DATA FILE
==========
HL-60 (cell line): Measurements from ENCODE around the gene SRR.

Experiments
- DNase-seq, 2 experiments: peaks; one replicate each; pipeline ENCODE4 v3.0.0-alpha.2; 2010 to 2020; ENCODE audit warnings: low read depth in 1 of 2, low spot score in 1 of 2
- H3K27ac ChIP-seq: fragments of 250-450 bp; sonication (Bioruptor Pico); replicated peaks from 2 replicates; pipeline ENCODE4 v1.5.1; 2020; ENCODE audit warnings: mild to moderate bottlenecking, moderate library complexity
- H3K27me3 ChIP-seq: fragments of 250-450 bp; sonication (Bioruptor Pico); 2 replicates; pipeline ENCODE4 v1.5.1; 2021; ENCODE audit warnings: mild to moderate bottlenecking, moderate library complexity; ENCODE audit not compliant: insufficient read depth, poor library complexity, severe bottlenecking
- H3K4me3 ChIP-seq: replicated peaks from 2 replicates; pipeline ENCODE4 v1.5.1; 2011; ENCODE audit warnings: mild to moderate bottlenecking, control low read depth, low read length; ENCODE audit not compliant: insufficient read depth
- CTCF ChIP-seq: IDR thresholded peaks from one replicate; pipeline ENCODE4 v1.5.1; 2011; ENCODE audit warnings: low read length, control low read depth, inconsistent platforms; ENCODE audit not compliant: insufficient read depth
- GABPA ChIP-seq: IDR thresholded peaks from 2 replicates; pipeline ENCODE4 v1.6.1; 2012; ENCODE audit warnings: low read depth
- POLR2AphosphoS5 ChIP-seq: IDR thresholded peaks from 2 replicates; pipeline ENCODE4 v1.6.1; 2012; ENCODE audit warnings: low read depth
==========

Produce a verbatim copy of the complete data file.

HL-60 (cell line): Measurements from ENCODE around the gene SRR.

Experiments
- DNase-seq, 2 experiments: peaks; one replicate each; pipeline ENCODE4 v3.0.0-alpha.2; 2010 to 2020; ENCODE audit warnings: low read depth in 1 of 2, low spot score in 1 of 2
- H3K27ac ChIP-seq: fragments of 250-450 bp; sonication (Bioruptor Pico); replicated peaks from 2 replicates; pipeline ENCODE4 v1.5.1; 2020; ENCODE audit warnings: mild to moderate bottlenecking, moderate library complexity
- H3K27me3 ChIP-seq: fragments of 250-450 bp; sonication (Bioruptor Pico); 2 replicates; pipeline ENCODE4 v1.5.1; 2021; ENCODE audit warnings: mild to moderate bottlenecking, moderate library complexity; ENCODE audit not compliant: insufficient read depth, poor library complexity, severe bottlenecking
- H3K4me3 ChIP-seq: replicated peaks from 2 replicates; pipeline ENCODE4 v1.5.1; 2011; ENCODE audit warnings: mild to moderate bottlenecking, control low read depth, low read length; ENCODE audit not compliant: insufficient read depth
- CTCF ChIP-seq: IDR thresholded peaks from one replicate; pipeline ENCODE4 v1.5.1; 2011; ENCODE audit warnings: low read length, control low read depth, inconsistent platforms; ENCODE audit not compliant: insufficient read depth
- GABPA ChIP-seq: IDR thresholded peaks from 2 replicates; pipeline ENCODE4 v1.6.1; 2012; ENCODE audit warnings: low read depth
- POLR2AphosphoS5 ChIP-seq: IDR thresholded peaks from 2 replicates; pipeline ENCODE4 v1.6.1; 2012; ENCODE audit warnings: low read depth